By "Sunday Morning" contributing videographer Judy Lehmberg.
If you consider you average summer picnic table, you would be hard-pressed to find a single veggie or fruit option that bees didn't help provide. Apples, strawberries, tomatoes, grapes, peaches, oranges, squash, avocados, onions, apricots, lemons and watermelon are just some of the foods we wouldn't have if we didn't have bees to pollinate them.
Humans have had a relationship with bees for thousands, maybe even millions of years. It took us a while to figure out how important they were for pollinating much of our food, but we have known they produce delicious honey for a long, long time.
One of the ways we know we have a very old relationship with bees is because many African men have had a partnership with a small bird, the honeyguide, much longer than recorded history. To many researchers, this partnership is the first proof of human communication with wild species. We have been successfully communicating with domestic animals for thousands of years, but not with a truly wild animal.
The Yao men in northern Mozambique make a special trilling sound. When a honeyguide -- a small, nondescript bird -- hears the trilling sound, it guides the caller to a bee nest. Researchers found the honeyguides were twice as likely to begin looking for a bee nest if they heard the trilling sound from the men, and three times as likely to find a bee nest if the men continued to use the trilling sound, versus other sounds, as they followed the honeyguide.
It is a perfect relationship, as humans aren't good at finding bee nests, but are good at breaking into those nests, while honeyguides are good at finding bee nests but can't break into them (or could be quickly stung to death if they tried). Once the humans get to the nest, they use smoke to calm the bees while they take some of their honey. They also leave a piece of the bee's comb nearby as a thank-you for the honeyguide, who eats the wax and larva.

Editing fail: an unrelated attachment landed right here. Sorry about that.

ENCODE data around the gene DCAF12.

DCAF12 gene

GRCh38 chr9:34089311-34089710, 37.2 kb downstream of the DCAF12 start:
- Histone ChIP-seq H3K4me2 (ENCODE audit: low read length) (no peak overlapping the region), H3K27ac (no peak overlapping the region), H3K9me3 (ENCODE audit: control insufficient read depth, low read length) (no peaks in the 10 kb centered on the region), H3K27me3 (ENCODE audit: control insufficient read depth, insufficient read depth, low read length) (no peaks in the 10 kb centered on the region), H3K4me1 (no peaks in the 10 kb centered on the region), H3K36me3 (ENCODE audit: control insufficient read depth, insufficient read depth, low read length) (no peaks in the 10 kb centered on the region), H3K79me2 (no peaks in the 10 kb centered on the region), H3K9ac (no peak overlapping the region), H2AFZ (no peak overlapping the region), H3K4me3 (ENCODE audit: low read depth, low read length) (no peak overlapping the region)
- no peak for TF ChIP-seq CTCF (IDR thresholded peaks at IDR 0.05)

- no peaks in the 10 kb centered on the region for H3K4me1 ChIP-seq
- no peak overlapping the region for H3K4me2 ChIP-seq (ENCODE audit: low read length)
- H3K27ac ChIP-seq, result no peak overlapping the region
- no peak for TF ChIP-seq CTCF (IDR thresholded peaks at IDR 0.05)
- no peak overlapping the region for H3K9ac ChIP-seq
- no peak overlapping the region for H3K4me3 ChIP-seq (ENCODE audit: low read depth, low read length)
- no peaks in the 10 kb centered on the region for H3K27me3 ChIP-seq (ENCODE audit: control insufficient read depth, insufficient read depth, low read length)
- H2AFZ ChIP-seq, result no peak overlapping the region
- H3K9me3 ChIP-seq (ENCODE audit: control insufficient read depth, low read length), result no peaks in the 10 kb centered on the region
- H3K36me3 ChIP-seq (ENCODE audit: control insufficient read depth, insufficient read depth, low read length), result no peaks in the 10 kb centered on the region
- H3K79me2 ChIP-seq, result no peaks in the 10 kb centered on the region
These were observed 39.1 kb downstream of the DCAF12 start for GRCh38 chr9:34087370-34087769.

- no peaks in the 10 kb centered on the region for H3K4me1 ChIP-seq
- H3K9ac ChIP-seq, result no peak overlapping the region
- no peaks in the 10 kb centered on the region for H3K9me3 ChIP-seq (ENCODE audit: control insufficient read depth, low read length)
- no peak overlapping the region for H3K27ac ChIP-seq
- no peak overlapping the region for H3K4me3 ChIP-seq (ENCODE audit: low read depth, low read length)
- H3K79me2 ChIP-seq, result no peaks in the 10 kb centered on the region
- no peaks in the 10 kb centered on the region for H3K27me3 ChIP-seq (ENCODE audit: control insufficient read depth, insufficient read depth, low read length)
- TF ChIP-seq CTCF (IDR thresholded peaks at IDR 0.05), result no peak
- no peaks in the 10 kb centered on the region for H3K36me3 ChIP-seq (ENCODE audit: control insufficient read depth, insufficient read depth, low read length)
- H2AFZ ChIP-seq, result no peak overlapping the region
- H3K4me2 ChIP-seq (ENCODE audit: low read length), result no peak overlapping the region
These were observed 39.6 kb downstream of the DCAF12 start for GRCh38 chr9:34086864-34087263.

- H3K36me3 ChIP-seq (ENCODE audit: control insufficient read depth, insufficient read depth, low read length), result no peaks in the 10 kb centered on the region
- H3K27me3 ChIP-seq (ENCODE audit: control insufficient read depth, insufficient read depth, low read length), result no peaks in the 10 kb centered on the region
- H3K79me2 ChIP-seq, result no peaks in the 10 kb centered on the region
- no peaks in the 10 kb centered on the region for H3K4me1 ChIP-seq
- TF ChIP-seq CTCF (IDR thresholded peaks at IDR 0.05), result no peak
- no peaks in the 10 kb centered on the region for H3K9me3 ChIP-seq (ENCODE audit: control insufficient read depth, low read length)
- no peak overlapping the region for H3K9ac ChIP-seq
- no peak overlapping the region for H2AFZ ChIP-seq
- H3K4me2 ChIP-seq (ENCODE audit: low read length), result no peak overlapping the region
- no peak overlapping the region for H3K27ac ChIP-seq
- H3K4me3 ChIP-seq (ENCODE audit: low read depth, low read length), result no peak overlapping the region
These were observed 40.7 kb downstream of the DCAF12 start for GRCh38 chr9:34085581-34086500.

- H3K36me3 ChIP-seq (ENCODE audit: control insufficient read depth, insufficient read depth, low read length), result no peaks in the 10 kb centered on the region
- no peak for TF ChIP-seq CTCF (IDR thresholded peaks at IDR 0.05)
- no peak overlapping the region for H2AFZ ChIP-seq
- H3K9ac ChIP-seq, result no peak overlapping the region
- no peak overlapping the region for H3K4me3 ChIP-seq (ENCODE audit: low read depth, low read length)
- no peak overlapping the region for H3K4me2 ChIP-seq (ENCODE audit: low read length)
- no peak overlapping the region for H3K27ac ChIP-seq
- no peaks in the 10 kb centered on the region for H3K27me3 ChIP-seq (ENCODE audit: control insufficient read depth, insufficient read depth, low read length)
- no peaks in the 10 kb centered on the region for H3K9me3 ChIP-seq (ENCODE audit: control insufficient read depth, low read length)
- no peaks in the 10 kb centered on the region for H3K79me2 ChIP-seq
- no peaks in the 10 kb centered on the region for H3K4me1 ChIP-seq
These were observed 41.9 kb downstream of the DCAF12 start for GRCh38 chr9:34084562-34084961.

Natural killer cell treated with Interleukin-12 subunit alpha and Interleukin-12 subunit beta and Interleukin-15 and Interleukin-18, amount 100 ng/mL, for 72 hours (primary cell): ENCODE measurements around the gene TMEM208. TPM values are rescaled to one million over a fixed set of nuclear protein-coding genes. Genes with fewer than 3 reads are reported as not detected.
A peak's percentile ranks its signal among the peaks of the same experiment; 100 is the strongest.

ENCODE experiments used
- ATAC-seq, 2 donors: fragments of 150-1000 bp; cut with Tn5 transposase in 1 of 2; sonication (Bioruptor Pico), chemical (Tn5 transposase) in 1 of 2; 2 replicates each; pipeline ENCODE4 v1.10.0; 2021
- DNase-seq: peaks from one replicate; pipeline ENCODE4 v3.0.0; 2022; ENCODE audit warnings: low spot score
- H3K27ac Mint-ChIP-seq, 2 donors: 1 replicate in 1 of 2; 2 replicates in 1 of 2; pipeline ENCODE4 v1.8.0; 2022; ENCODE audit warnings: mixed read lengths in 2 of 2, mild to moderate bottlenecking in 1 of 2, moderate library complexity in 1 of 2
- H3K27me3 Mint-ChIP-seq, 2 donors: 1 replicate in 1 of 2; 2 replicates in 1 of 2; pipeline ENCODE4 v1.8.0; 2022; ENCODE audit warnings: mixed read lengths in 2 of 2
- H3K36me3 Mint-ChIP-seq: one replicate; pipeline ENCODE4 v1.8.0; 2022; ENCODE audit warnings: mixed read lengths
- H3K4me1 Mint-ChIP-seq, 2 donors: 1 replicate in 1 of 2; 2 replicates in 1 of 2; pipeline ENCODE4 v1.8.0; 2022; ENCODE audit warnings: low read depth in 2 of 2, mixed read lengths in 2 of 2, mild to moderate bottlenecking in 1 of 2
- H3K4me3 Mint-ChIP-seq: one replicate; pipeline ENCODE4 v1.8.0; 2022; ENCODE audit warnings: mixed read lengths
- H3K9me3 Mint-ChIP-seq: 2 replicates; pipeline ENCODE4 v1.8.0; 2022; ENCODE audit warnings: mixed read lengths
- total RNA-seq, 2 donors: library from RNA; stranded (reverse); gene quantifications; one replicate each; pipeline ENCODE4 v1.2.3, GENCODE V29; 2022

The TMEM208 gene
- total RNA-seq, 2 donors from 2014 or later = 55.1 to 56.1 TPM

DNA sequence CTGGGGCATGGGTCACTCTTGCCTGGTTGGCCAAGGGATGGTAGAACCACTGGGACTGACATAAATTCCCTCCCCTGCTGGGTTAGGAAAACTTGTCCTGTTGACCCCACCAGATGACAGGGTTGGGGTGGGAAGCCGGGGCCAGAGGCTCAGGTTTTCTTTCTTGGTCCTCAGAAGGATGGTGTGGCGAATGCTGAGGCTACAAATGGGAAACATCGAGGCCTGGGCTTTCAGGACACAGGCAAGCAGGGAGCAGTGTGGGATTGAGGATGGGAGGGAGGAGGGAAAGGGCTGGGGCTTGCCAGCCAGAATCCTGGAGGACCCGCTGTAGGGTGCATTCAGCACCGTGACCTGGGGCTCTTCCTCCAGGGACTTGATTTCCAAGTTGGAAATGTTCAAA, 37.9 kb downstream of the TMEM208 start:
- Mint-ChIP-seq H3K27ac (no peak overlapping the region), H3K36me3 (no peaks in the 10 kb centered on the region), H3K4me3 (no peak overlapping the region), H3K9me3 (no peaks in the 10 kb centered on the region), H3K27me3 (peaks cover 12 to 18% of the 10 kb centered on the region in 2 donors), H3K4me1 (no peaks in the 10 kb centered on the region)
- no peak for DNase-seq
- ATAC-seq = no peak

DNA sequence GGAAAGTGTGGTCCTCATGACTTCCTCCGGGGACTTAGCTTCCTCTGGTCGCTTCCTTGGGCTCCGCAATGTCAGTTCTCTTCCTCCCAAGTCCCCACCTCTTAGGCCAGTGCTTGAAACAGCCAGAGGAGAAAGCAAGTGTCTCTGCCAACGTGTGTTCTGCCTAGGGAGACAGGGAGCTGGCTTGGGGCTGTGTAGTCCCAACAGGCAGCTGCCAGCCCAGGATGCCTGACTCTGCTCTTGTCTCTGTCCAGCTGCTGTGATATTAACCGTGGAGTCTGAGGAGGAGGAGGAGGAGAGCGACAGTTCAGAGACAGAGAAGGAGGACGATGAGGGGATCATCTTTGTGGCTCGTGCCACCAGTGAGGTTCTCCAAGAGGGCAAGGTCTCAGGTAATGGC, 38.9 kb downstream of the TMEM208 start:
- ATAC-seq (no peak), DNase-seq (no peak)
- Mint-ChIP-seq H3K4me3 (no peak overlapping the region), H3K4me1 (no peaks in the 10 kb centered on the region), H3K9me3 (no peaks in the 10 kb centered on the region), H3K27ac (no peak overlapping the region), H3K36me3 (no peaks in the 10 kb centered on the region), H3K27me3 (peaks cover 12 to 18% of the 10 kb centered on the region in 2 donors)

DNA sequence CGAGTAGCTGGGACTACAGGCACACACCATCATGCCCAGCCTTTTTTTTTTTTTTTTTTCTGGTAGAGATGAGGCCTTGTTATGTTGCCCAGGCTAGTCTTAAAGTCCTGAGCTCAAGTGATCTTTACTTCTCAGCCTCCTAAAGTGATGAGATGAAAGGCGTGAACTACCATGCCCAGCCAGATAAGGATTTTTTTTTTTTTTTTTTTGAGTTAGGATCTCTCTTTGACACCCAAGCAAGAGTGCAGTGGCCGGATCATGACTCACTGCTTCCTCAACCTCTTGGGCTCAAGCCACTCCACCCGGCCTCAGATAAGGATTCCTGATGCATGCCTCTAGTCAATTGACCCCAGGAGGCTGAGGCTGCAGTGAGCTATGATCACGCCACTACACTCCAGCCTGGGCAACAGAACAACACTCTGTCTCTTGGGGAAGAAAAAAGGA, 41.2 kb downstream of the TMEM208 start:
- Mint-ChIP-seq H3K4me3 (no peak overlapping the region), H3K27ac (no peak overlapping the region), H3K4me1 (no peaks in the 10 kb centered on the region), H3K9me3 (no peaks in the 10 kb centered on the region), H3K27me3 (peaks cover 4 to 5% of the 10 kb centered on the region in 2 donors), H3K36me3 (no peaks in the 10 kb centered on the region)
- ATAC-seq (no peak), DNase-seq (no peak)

In the last 9,000 years or so, humans have taken the human-bee relationship further by keeping them in boxes and harvesting their honey. Originally bees were kept in split and hollowed-out logs. Those logs have evolved into today's bee boxes.
Beekeepers and their bees are also an essential link in food production as they move their bees to farms where plants need pollinating. This is especially essential in areas were fields are plowed from fence to fence, leaving no habitat for native bees.
My father was a beekeeper who introduced me to beekeeping when I was 10 years old. He decided to collect a swarm of bees bivouacked on an oak tree limb in our neighbor's yard and asked me to help. He perched on a stepladder and sawed the limb while I waited under it with an empty bee box on my shoulder. Normally, a hive swarms when an old queen bee is ousted by a new one. The old queen takes some of the bees with her and forms a protective swarm while scouts look for a suitable tree hole for her new nest. Because the resting bees have no hive or honey to protect they are usually quite docile, making it a good time for an alert beekeeper to capture a swarm.
However, one thing my father failed to consider was that surprised bees also swarm. Once my dad got the limb cut, it fell a good 15 feet before it hit the box on my shoulder. The limb crushed many of the lowest bees and made the ones who survived really mad. I ran off as fast as I could away from the angry cloud of bees. It was a good number of years before my father convinced me to help him gather another bee swarm.
Bee populations have been struggling. Although some research points to neonicotinoid pesticides as an obvious cause of their decline parasites, disease, loss of habitat and climate change are problems as well.
Bee extinction may sound drastic, but due to their decline in recent years, it is possible. As many as 700 bee species are threatened with extinction in North America alone. As Kelsey Kopec, a pollinator researcher has stated, "If we don't act to save these remarkable creatures, our world will be a less colorful and more lonesome place."
Judy Lehmberg is a former college biology teacher who now shoots nature videos.
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